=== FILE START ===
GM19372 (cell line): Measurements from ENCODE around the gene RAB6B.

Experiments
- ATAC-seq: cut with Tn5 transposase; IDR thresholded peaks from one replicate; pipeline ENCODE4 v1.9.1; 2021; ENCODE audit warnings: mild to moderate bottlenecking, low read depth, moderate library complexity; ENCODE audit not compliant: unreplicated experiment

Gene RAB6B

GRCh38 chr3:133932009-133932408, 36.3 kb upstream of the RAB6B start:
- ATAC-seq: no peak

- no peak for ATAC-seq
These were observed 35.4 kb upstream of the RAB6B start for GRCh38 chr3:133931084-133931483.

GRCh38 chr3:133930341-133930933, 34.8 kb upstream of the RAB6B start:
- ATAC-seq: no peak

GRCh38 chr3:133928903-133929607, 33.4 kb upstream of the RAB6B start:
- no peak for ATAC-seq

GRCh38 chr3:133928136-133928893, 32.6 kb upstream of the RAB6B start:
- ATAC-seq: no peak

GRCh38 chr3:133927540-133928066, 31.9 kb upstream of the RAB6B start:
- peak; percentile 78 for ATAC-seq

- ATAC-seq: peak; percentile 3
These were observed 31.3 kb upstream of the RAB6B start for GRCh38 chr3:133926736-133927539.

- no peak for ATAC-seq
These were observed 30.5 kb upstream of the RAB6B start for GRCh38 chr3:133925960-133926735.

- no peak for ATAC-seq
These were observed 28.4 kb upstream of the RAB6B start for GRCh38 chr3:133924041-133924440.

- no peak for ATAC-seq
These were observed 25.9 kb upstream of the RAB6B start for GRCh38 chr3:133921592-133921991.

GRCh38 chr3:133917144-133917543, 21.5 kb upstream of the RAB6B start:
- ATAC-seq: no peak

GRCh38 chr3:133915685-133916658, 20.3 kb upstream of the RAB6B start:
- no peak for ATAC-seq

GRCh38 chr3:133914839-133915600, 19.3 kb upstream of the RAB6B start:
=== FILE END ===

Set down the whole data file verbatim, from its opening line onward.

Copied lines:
GM19372 (cell line): Measurements from ENCODE around the gene RAB6B.

Experiments
- ATAC-seq: cut with Tn5 transposase; IDR thresholded peaks from one replicate; pipeline ENCODE4 v1.9.1; 2021; ENCODE audit warnings: mild to moderate bottlenecking, low read depth, moderate library complexity; ENCODE audit not compliant: unreplicated experiment

Gene RAB6B

GRCh38 chr3:133932009-133932408, 36.3 kb upstream of the RAB6B start:
- ATAC-seq: no peak

- no peak for ATAC-seq
These were observed 35.4 kb upstream of the RAB6B start for GRCh38 chr3:133931084-133931483.

GRCh38 chr3:133930341-133930933, 34.8 kb upstream of the RAB6B start:
- ATAC-seq: no peak

GRCh38 chr3:133928903-133929607, 33.4 kb upstream of the RAB6B start:
- no peak for ATAC-seq

GRCh38 chr3:133928136-133928893, 32.6 kb upstream of the RAB6B start:
- ATAC-seq: no peak

GRCh38 chr3:133927540-133928066, 31.9 kb upstream of the RAB6B start:
- peak; percentile 78 for ATAC-seq

- ATAC-seq: peak; percentile 3
These were observed 31.3 kb upstream of the RAB6B start for GRCh38 chr3:133926736-133927539.

- no peak for ATAC-seq
These were observed 30.5 kb upstream of the RAB6B start for GRCh38 chr3:133925960-133926735.

- no peak for ATAC-seq
These were observed 28.4 kb upstream of the RAB6B start for GRCh38 chr3:133924041-133924440.

- no peak for ATAC-seq
These were observed 25.9 kb upstream of the RAB6B start for GRCh38 chr3:133921592-133921991.

GRCh38 chr3:133917144-133917543, 21.5 kb upstream of the RAB6B start:
- ATAC-seq: no peak

GRCh38 chr3:133915685-133916658, 20.3 kb upstream of the RAB6B start:
- no peak for ATAC-seq

GRCh38 chr3:133914839-133915600, 19.3 kb upstream of the RAB6B start: